• Although students may have used a word-processing program for their Informative Essay about a Freaky Frog, they do not have to use technology to create the trading card. See technology options under Technology and Multimedia.
  • The research reading that students complete for homework helps them to build both their vocabulary and knowledge pertaining to frogs and specifically frog adaptations. By participating in this volume of reading over a span of time, students will develop a wide base of knowledge about the world and the words that help describe and make sense of it.
  • Students who finish quickly or require an extension can create a trading card about a different frog from Everything You Need to Know about Frogs and Other Slippery Creatures.

How it builds on previous work:

  • The bullet points students generate for their trading cards are a synthesis of their research and learning about their freaky frog.
  • Continue to use Goals 1-3 Conversation Cues to promote productive and equitable conversation.

Areas where students may need additional support:

  • Students may require additional support in recognizing the difference between a picture and a scientific diagram and drawing a scientific diagram.
  • Students may also require additional support when choosing the most important facts to use as bullet points on their trading cards.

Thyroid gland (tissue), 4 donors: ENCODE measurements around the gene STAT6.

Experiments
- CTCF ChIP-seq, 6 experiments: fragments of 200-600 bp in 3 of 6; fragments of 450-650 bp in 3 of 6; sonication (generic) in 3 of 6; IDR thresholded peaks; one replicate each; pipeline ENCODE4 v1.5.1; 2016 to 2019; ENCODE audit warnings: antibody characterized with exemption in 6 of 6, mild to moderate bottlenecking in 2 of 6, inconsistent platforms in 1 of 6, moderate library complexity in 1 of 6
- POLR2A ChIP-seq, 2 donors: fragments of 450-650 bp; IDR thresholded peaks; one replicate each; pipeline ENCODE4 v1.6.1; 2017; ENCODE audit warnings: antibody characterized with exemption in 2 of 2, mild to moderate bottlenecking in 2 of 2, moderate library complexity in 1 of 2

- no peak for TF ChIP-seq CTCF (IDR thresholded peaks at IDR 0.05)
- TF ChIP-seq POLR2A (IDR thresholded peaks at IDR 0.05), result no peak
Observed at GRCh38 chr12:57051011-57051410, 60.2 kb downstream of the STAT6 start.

Assessment Guidance:

  • Check students’ Trading Card Planning graphic organizers to see that they are moving in the right direction.

Down the road:

  • In Lesson 12, students will finish their trading cards and compile their Freaky Frog books.

In Advance

  • Prepare Model Trading Card (see Performance Task Overview).
  • Prepare student trading cards. Print template on cardstock.
  • Prepare Trading Card Criteria anchor chart (see supporting materials).
  • Prepare cardstock for the trading card (4 ¼ x 5 ¾).
  • Post: Learning targets.

Tech and Multimedia

  • Work Time A: Students could draw their scientific diagrams with an online drawing tool such as Sketchpad.
  • Work Times B and C: Students could use an online trading card creator to create their trading cards—for example, ReadWriteThink .

Supporting English Language Learners

Supports guided in part by CA ELD Standards 3.I.B.8, 3.I.C.12, 3.II.B.4, 3.II.B.5, 3.II.C.6, 3.II.C.7.

Important points in the lesson itself

  • The basic design of this lesson supports ELLs with opportunities to demonstrate the growth of their language and content knowledge over the module in an alternative format: the trading card. Adapting their language choices to various contexts will help learners find appropriate, varied ways to expressing similar ideas, thus expanding their knowledge of language structures.